What if familiar stories ended differently?

Delores E. Topliff

Twice so far, the University of Northwestern-St. Paul where I teach has hosted the National Christian Forensics and Communications Association annual championships and will do so again this summer. NCFCA is the oldest and most established homeschool forensics league in the U.S. I’ve loved being a finalist judge the last two times and will train to do that again. The students in the competition are highly skilled and qualified candidates from across our nation delivering impassioned presentations with professional dedication.

One duo-team’s interpretive selection was Ken Bradbury’s Open to Interpretation, a fun remake of Hansel and Gretel that brings it to a modern forensic setting with a canny private detective solving the crime. Here’s the link: https://www.hitplays.com/hp/Scripts/Samples/OpentoInterpretation=061914.pdf

It’s good to realize that no story’s current ending is cast in cement. People and situations do change. We can use fresh thinking to imagine other creative outcomes.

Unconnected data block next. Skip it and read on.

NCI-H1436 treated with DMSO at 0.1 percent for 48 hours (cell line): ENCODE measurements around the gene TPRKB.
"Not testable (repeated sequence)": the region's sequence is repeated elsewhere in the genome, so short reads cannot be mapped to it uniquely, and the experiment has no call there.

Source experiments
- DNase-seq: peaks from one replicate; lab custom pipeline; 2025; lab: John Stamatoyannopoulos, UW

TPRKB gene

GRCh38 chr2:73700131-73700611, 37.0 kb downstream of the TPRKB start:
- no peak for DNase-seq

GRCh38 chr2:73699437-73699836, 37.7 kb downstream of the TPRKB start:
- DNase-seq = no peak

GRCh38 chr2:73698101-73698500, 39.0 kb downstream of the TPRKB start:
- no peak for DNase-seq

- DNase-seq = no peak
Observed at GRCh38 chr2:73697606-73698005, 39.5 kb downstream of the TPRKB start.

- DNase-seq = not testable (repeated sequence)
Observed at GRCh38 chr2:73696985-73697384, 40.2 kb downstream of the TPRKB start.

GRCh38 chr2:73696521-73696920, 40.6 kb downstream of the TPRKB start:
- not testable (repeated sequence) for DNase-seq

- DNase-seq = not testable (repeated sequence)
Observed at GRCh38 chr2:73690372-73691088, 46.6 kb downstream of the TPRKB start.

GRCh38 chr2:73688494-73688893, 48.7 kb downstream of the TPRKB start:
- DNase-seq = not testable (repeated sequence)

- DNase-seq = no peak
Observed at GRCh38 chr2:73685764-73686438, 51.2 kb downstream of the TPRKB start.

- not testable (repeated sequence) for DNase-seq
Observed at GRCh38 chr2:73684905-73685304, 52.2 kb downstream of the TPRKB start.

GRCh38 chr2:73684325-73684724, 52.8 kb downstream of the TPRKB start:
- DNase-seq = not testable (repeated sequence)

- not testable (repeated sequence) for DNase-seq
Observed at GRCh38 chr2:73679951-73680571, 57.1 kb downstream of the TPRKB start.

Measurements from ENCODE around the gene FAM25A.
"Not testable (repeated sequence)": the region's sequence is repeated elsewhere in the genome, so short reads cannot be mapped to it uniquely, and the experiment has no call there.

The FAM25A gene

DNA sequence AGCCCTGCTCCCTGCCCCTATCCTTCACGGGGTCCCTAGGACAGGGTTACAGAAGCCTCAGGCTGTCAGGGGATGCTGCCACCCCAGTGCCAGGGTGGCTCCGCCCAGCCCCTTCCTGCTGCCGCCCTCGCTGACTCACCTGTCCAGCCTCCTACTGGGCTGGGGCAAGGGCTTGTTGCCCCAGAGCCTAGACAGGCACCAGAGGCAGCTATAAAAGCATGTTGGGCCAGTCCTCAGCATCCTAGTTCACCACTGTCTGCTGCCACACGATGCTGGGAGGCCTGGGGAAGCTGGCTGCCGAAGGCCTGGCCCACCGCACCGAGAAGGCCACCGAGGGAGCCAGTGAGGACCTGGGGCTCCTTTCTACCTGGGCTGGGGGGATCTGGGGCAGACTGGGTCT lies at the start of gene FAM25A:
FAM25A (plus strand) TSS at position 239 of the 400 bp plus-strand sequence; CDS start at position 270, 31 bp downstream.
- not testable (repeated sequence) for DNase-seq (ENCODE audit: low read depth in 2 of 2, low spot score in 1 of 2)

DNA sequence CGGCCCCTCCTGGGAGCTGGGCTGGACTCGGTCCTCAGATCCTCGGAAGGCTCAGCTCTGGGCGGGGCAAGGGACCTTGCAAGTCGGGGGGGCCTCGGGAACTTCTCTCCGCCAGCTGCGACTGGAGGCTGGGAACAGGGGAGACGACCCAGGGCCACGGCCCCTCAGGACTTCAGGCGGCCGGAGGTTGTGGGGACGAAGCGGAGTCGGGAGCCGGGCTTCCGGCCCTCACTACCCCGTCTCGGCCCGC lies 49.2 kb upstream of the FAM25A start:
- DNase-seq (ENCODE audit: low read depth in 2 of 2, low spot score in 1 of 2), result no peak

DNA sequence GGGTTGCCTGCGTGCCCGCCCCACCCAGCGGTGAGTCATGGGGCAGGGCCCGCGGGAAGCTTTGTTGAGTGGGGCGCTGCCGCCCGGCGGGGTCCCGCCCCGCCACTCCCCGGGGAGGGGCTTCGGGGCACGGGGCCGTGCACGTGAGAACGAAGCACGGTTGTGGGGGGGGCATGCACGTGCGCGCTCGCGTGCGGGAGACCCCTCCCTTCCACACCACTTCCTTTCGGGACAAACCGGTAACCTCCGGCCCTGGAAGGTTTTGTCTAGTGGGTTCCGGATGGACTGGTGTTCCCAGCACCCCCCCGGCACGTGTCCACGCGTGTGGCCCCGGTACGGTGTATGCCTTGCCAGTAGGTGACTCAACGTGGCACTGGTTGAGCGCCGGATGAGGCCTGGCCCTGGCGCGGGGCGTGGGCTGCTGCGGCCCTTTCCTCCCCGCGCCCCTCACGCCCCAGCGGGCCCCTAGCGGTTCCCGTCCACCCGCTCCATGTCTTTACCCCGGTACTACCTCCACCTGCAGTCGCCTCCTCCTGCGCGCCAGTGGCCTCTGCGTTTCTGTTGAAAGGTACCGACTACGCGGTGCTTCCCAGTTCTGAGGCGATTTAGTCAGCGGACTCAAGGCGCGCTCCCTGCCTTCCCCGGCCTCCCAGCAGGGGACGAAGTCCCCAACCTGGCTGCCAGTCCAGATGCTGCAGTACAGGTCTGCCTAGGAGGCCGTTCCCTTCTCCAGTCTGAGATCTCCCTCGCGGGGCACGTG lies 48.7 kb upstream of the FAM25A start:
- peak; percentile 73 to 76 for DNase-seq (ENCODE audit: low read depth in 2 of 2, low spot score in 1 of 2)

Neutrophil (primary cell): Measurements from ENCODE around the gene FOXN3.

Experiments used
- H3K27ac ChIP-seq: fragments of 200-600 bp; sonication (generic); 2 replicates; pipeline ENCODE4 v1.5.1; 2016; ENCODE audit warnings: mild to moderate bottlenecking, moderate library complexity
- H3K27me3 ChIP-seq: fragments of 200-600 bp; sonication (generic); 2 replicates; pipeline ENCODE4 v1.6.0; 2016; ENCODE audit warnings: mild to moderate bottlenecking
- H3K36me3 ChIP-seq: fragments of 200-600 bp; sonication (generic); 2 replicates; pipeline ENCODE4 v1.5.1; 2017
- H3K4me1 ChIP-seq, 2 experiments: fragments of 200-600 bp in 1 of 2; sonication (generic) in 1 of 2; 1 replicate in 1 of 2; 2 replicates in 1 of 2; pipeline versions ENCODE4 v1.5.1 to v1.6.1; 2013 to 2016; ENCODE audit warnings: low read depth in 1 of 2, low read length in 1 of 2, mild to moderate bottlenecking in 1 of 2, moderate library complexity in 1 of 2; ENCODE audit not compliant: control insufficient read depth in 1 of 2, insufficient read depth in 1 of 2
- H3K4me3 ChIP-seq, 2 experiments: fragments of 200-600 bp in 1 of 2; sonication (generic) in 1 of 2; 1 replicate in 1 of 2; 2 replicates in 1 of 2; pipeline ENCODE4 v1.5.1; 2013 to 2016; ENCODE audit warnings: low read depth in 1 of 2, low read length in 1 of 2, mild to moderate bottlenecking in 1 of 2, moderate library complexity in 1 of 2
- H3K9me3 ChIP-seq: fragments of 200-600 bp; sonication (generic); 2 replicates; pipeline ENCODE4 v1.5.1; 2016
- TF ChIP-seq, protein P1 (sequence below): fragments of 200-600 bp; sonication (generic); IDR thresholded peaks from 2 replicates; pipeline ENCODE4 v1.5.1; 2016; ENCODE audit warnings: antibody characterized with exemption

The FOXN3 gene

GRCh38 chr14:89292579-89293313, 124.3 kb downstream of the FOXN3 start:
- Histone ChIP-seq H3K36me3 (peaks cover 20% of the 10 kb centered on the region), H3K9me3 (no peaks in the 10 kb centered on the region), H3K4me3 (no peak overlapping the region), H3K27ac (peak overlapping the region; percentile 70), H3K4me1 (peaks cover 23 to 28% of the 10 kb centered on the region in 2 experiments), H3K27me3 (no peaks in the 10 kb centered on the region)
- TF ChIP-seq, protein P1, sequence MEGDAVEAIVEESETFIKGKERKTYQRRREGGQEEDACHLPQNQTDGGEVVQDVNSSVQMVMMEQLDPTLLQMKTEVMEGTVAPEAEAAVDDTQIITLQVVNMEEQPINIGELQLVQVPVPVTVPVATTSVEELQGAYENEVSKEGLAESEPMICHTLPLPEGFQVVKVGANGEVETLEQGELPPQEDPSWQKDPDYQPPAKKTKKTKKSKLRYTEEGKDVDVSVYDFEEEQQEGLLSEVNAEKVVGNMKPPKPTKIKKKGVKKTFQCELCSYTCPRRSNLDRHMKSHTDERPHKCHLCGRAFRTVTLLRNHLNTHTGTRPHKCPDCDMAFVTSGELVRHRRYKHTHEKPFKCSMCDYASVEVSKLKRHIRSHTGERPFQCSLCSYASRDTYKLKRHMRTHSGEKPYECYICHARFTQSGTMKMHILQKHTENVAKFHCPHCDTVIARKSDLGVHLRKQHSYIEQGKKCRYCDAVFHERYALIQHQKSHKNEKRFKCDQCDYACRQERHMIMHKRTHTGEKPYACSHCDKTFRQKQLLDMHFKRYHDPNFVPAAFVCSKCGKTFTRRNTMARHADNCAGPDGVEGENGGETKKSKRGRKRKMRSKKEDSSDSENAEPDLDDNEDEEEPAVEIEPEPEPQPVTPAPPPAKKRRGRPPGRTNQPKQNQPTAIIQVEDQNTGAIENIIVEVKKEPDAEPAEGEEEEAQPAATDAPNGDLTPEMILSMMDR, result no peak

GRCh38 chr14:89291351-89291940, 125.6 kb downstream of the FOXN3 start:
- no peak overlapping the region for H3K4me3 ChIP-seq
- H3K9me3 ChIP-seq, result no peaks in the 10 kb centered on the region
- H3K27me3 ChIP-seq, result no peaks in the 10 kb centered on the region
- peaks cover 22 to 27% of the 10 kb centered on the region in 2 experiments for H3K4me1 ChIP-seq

What if Little Red Riding Hood ate the wolf, instead of him eating her? What if the three little pigs outwit their wolf to become a clever trio going around the countryside outsmarting all wolves until the landscape is free and safe?

What if Jack and Jill don’t go up the hill at all, but down into the valley for water instead and devise a brilliant way for a pipeline or flume to carry the stream’s velocity uphill so no one ever has to climb hills to fetch water–or fall down–again?

Plot twists are refreshing. An keep us out of ruts. Think about any of your favorite stories that could have an interesting alternate ending and share.

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